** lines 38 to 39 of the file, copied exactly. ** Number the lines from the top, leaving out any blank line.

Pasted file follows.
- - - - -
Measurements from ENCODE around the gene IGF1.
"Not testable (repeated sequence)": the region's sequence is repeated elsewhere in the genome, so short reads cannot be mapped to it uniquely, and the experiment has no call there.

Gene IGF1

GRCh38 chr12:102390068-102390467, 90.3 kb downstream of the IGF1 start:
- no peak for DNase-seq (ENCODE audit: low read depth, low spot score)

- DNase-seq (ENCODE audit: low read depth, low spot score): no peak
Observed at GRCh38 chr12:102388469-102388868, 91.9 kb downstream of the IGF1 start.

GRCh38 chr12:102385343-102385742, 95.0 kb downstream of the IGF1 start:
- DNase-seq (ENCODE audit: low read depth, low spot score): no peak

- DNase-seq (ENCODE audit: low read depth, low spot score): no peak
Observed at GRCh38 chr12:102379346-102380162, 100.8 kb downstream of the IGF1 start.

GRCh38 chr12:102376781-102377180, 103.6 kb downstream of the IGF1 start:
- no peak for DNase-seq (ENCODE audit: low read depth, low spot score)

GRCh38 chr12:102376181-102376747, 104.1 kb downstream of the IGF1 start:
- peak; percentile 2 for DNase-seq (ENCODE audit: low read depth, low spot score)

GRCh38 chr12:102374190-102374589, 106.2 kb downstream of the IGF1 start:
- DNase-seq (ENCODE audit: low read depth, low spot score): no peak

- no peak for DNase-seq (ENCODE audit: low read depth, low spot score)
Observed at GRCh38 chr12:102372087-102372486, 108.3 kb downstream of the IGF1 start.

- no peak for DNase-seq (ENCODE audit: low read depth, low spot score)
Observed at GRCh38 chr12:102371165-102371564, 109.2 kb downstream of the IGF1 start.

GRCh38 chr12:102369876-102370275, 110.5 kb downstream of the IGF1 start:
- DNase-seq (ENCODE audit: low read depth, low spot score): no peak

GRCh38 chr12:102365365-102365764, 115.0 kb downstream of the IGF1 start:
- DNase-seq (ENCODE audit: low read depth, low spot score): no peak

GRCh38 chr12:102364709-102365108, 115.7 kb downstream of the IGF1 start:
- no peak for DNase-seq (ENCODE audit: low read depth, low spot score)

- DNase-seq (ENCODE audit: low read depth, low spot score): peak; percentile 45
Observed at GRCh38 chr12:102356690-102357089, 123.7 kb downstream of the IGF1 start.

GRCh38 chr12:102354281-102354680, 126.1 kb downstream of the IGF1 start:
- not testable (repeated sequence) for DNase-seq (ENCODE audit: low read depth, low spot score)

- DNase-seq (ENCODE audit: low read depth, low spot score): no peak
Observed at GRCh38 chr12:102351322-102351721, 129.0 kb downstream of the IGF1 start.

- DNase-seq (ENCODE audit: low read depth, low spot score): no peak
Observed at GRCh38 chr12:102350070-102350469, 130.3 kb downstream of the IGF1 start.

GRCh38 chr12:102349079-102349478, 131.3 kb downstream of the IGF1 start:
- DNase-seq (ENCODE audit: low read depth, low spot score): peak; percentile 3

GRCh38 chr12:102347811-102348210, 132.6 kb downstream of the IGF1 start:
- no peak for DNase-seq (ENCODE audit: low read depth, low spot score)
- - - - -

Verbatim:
GRCh38 chr12:102347811-102348210, 132.6 kb downstream of the IGF1 start:
- no peak for DNase-seq (ENCODE audit: low read depth, low spot score)